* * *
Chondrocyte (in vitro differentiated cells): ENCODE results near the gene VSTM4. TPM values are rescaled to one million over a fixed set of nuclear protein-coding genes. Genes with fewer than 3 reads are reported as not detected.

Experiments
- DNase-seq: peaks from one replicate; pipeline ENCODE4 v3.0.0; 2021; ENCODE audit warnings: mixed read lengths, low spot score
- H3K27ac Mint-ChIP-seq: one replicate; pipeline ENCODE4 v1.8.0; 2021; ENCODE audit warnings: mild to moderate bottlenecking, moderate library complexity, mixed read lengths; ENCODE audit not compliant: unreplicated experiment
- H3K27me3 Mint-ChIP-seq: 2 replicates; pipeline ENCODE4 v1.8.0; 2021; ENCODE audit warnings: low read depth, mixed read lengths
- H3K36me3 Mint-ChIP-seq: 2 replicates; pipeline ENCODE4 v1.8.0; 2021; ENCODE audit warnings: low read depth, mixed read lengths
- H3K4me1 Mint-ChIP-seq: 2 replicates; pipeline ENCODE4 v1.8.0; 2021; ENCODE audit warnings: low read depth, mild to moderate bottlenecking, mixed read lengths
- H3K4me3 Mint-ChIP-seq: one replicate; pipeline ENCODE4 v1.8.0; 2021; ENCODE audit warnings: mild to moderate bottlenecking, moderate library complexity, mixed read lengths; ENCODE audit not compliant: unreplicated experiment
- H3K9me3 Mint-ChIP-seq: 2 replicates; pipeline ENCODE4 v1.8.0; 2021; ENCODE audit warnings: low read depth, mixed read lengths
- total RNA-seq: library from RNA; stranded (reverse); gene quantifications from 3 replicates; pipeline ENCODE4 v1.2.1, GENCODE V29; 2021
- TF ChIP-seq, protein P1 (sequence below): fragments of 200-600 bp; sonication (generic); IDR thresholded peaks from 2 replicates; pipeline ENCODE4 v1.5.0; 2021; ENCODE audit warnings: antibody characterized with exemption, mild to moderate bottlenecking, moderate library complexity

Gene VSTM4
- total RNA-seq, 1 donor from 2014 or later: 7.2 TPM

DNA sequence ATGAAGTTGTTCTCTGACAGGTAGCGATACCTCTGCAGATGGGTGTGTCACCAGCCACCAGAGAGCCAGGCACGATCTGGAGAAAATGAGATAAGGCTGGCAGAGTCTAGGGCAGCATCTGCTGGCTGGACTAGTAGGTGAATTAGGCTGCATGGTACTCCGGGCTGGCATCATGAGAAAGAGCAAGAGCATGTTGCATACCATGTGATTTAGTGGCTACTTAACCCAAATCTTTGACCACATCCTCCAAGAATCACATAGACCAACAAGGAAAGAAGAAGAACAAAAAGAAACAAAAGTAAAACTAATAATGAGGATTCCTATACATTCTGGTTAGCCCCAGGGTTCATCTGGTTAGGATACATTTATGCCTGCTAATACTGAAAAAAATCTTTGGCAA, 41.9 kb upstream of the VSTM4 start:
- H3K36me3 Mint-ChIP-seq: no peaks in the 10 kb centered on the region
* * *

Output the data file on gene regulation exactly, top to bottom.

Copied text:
Chondrocyte (in vitro differentiated cells): ENCODE results near the gene VSTM4. TPM values are rescaled to one million over a fixed set of nuclear protein-coding genes. Genes with fewer than 3 reads are reported as not detected.

Experiments
- DNase-seq: peaks from one replicate; pipeline ENCODE4 v3.0.0; 2021; ENCODE audit warnings: mixed read lengths, low spot score
- H3K27ac Mint-ChIP-seq: one replicate; pipeline ENCODE4 v1.8.0; 2021; ENCODE audit warnings: mild to moderate bottlenecking, moderate library complexity, mixed read lengths; ENCODE audit not compliant: unreplicated experiment
- H3K27me3 Mint-ChIP-seq: 2 replicates; pipeline ENCODE4 v1.8.0; 2021; ENCODE audit warnings: low read depth, mixed read lengths
- H3K36me3 Mint-ChIP-seq: 2 replicates; pipeline ENCODE4 v1.8.0; 2021; ENCODE audit warnings: low read depth, mixed read lengths
- H3K4me1 Mint-ChIP-seq: 2 replicates; pipeline ENCODE4 v1.8.0; 2021; ENCODE audit warnings: low read depth, mild to moderate bottlenecking, mixed read lengths
- H3K4me3 Mint-ChIP-seq: one replicate; pipeline ENCODE4 v1.8.0; 2021; ENCODE audit warnings: mild to moderate bottlenecking, moderate library complexity, mixed read lengths; ENCODE audit not compliant: unreplicated experiment
- H3K9me3 Mint-ChIP-seq: 2 replicates; pipeline ENCODE4 v1.8.0; 2021; ENCODE audit warnings: low read depth, mixed read lengths
- total RNA-seq: library from RNA; stranded (reverse); gene quantifications from 3 replicates; pipeline ENCODE4 v1.2.1, GENCODE V29; 2021
- TF ChIP-seq, protein P1 (sequence below): fragments of 200-600 bp; sonication (generic); IDR thresholded peaks from 2 replicates; pipeline ENCODE4 v1.5.0; 2021; ENCODE audit warnings: antibody characterized with exemption, mild to moderate bottlenecking, moderate library complexity

Gene VSTM4
- total RNA-seq, 1 donor from 2014 or later: 7.2 TPM

DNA sequence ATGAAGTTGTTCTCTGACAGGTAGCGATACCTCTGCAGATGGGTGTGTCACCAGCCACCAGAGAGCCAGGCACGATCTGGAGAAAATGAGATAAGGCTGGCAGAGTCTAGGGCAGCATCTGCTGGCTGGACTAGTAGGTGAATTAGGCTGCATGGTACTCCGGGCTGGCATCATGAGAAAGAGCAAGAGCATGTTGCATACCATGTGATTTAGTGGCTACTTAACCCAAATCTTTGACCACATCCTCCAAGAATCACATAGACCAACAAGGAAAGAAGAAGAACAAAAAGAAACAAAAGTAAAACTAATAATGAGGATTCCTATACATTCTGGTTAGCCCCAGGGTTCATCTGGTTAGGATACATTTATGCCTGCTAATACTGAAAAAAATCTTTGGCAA, 41.9 kb upstream of the VSTM4 start:
- H3K36me3 Mint-ChIP-seq: no peaks in the 10 kb centered on the region